More than three years after they were convicted of rape, two Murfreesboro men entered guilty pleas to lesser charges in the assault of a woman.
This in itself isn't news. Pleas to lesser charges happen every day. This is especially true in rape cases.
Even if the victim reports the rape and if investigators take the complaint seriously, rape cases are notorious for having a low conviction rate. According to RAINN, only 13 of every 1,000 rapes get referred to a prosecutor and only 7 of every 1,000 leads to a conviction. That's a conviction rate of 0.007 percent.
This is why I was proudly surprised back in 2016 when I covered the rape trial of Ahmon Watkins and Peter Dodson IV. Watkins and Dodson were accused and subsequently convicted of raping a woman after she revoked her consent during the sex act.
The opinion came after the attorneys for the defendants, Thomas S. Santel Jr. for Watkins and Patrick T. McNally for Dodson, argued that the cumulative effect of errors made during the trial was egregious enough to warrant a new trial for the men. The Appeals Court agreed and ordered a new trial. Instead of a new trial, they plead to lesser charges.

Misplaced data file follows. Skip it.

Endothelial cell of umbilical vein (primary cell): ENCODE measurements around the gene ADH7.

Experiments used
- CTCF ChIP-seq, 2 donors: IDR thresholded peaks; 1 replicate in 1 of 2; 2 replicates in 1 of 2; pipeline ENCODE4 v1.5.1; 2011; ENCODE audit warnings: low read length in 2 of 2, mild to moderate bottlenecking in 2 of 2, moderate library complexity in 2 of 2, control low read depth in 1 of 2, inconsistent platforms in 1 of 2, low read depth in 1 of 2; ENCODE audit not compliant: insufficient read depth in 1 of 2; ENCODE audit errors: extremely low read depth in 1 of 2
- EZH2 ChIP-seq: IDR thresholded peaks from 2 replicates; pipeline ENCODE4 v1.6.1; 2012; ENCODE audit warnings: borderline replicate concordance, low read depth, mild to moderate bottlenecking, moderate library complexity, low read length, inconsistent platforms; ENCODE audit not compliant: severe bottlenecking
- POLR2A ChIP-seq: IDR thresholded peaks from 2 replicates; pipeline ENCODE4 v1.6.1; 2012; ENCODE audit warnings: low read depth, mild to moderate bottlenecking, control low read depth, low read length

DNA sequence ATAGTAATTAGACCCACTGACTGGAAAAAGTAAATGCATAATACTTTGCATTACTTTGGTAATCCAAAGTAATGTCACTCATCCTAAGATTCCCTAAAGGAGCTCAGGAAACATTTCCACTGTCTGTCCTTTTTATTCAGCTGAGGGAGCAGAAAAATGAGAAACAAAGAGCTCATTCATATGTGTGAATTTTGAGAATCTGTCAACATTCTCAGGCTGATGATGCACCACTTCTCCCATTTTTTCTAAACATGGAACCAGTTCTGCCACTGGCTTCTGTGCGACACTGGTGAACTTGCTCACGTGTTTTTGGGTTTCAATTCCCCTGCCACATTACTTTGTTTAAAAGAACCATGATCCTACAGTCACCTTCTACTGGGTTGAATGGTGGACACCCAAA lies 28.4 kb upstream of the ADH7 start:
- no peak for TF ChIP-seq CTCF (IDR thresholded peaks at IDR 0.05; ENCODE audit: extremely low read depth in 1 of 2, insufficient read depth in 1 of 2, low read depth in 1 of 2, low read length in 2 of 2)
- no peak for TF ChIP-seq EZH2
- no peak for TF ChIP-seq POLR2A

I was even sadder when I heard the men were going to plea to reduced charges of aggravated assault. Their sentence was six years state-supervised probation and community service.
Probation and community service?
For forcing a woman to engage in a sexual act with multiple men after she has said no?
Even if it was a garden-variety aggravated assault (which is an attempt to cause serious bodily injury to another or to cause serious bodily injury purposely, knowingly or recklessly, with an extreme indifference to the value of human life), this would be considered an extremely light sentence. That's assuming they get credit for time served.
That would be only about three years in jail total for assaulting someone.
On top of that, the men will not be required to register with the Tennessee Sex Offender Registry.
How could this happen?
I'm all for justice in the Justice System. If we are going to do it, we should do it right the first time and not victimize the victims through the courts.
I have it on good authority that the victim didn't want to go through another trial.
I don't blame her. She was a badass during the first trial, standing up to her rapists and holding them to account. She was a great witness. As I listened to her testimony, I was proud of her for facing them and telling the world about the worst night of her life.
The victim approved to the sentence before Assistant District Attorney Sarah Davis agreed to the terms, the ADA said.
Dodson's attorney McNally said his client was "exhilarated" by the plea. Of course he is. He's not in jail and not a registered sex offender.
I'd be on top of the world too.
Instead, I'm disappointed another rape victim was let down.